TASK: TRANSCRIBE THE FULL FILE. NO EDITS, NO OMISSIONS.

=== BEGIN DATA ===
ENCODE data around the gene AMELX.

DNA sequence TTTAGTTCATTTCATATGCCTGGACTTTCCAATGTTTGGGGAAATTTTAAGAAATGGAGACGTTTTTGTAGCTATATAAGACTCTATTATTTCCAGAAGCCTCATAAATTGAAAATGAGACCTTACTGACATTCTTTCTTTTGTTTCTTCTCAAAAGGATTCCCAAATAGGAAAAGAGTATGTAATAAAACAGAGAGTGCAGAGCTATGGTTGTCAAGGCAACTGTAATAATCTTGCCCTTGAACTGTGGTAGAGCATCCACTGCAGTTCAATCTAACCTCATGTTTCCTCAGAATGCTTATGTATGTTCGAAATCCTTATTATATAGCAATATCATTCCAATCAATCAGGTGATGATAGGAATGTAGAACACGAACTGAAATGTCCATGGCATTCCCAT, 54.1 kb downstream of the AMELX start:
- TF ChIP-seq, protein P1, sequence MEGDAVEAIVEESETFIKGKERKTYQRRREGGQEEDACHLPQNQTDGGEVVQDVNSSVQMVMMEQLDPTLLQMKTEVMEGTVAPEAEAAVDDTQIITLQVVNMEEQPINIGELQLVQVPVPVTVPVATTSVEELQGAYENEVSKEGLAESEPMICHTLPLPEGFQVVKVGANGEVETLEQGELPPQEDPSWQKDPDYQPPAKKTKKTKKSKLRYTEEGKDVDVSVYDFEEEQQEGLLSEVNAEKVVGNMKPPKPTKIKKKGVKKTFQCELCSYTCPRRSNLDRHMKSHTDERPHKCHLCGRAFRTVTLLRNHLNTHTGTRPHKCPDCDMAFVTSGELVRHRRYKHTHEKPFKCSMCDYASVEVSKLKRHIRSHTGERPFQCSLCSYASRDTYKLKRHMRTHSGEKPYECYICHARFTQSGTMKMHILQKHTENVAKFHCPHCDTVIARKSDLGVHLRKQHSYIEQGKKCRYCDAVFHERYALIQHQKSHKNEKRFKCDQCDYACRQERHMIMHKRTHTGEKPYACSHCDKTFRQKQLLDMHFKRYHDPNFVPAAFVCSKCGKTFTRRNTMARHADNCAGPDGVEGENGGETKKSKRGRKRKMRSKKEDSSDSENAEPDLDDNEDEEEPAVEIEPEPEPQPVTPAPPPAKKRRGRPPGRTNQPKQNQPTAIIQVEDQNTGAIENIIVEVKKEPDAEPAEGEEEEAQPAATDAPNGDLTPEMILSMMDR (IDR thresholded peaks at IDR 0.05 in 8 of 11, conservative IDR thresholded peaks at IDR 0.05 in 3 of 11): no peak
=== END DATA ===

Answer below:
ENCODE data around the gene AMELX.

DNA sequence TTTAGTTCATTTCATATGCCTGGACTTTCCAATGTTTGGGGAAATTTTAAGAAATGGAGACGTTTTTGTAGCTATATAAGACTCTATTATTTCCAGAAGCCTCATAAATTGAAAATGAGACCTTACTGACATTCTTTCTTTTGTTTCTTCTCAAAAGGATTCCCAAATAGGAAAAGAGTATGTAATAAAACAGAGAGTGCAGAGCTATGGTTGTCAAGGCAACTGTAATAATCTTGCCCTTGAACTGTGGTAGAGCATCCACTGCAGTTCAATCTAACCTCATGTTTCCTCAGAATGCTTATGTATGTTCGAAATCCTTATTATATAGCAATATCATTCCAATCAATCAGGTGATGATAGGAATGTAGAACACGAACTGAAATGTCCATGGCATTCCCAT, 54.1 kb downstream of the AMELX start:
- TF ChIP-seq, protein P1, sequence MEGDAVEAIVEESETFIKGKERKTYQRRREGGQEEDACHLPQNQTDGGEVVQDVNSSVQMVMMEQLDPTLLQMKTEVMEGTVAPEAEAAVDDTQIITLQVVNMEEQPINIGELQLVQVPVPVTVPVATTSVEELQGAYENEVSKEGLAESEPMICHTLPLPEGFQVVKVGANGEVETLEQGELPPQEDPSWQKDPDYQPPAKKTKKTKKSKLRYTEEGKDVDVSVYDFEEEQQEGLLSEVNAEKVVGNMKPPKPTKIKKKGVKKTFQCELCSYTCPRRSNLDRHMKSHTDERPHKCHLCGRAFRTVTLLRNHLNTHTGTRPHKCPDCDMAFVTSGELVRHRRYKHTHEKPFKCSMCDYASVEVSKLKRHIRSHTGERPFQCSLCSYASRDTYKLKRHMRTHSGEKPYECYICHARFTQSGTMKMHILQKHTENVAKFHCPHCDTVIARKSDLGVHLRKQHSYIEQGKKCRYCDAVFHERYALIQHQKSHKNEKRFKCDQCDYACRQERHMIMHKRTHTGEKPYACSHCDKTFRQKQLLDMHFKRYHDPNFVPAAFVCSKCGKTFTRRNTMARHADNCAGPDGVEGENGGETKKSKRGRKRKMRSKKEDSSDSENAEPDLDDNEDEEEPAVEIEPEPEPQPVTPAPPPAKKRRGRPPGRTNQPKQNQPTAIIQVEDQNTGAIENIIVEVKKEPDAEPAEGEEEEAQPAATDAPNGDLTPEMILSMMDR (IDR thresholded peaks at IDR 0.05 in 8 of 11, conservative IDR thresholded peaks at IDR 0.05 in 3 of 11): no peak